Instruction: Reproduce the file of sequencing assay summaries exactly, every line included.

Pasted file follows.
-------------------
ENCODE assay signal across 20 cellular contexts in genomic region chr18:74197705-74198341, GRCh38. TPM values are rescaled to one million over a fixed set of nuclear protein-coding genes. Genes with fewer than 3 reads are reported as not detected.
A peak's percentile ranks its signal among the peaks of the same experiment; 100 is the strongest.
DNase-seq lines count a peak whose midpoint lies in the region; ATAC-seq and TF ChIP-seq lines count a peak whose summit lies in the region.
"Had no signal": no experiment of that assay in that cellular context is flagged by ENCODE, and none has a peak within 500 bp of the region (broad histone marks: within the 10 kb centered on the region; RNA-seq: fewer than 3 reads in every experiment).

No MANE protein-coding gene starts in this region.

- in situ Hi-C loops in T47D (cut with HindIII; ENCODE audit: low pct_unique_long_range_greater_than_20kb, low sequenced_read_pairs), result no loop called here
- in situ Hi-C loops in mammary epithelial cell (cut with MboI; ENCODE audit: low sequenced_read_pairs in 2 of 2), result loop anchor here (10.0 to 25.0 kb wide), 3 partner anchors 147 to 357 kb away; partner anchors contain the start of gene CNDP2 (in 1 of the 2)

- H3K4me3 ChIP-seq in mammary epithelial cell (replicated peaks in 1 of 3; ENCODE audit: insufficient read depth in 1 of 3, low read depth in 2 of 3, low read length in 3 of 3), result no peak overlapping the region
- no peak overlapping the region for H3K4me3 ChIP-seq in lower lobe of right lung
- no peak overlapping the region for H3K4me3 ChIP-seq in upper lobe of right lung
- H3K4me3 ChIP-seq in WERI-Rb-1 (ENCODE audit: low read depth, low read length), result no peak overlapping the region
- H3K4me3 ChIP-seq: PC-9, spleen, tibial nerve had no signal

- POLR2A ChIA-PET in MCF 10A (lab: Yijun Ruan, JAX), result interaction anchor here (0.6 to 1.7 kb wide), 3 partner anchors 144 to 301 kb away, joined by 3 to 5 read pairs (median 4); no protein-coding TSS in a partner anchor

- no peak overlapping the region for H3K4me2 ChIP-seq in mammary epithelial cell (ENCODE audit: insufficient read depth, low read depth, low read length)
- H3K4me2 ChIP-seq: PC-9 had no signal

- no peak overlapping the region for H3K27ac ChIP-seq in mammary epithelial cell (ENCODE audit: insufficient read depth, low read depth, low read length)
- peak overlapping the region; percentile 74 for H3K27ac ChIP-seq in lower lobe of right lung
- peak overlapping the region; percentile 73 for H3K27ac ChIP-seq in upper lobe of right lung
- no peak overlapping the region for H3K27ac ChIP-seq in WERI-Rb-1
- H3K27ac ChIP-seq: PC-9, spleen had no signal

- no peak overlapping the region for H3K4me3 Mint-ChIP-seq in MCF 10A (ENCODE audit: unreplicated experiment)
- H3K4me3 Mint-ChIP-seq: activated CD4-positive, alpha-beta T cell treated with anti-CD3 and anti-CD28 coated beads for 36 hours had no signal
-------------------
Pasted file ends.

ENCODE assay signal across 20 cellular contexts in genomic region chr18:74197705-74198341, GRCh38. TPM values are rescaled to one million over a fixed set of nuclear protein-coding genes. Genes with fewer than 3 reads are reported as not detected.
A peak's percentile ranks its signal among the peaks of the same experiment; 100 is the strongest.
DNase-seq lines count a peak whose midpoint lies in the region; ATAC-seq and TF ChIP-seq lines count a peak whose summit lies in the region.
"Had no signal": no experiment of that assay in that cellular context is flagged by ENCODE, and none has a peak within 500 bp of the region (broad histone marks: within the 10 kb centered on the region; RNA-seq: fewer than 3 reads in every experiment).

No MANE protein-coding gene starts in this region.

- in situ Hi-C loops in T47D (cut with HindIII; ENCODE audit: low pct_unique_long_range_greater_than_20kb, low sequenced_read_pairs), result no loop called here
- in situ Hi-C loops in mammary epithelial cell (cut with MboI; ENCODE audit: low sequenced_read_pairs in 2 of 2), result loop anchor here (10.0 to 25.0 kb wide), 3 partner anchors 147 to 357 kb away; partner anchors contain the start of gene CNDP2 (in 1 of the 2)

- H3K4me3 ChIP-seq in mammary epithelial cell (replicated peaks in 1 of 3; ENCODE audit: insufficient read depth in 1 of 3, low read depth in 2 of 3, low read length in 3 of 3), result no peak overlapping the region
- no peak overlapping the region for H3K4me3 ChIP-seq in lower lobe of right lung
- no peak overlapping the region for H3K4me3 ChIP-seq in upper lobe of right lung
- H3K4me3 ChIP-seq in WERI-Rb-1 (ENCODE audit: low read depth, low read length), result no peak overlapping the region
- H3K4me3 ChIP-seq: PC-9, spleen, tibial nerve had no signal

- POLR2A ChIA-PET in MCF 10A (lab: Yijun Ruan, JAX), result interaction anchor here (0.6 to 1.7 kb wide), 3 partner anchors 144 to 301 kb away, joined by 3 to 5 read pairs (median 4); no protein-coding TSS in a partner anchor

- no peak overlapping the region for H3K4me2 ChIP-seq in mammary epithelial cell (ENCODE audit: insufficient read depth, low read depth, low read length)
- H3K4me2 ChIP-seq: PC-9 had no signal

- no peak overlapping the region for H3K27ac ChIP-seq in mammary epithelial cell (ENCODE audit: insufficient read depth, low read depth, low read length)
- peak overlapping the region; percentile 74 for H3K27ac ChIP-seq in lower lobe of right lung
- peak overlapping the region; percentile 73 for H3K27ac ChIP-seq in upper lobe of right lung
- no peak overlapping the region for H3K27ac ChIP-seq in WERI-Rb-1
- H3K27ac ChIP-seq: PC-9, spleen had no signal

- no peak overlapping the region for H3K4me3 Mint-ChIP-seq in MCF 10A (ENCODE audit: unreplicated experiment)
- H3K4me3 Mint-ChIP-seq: activated CD4-positive, alpha-beta T cell treated with anti-CD3 and anti-CD28 coated beads for 36 hours had no signal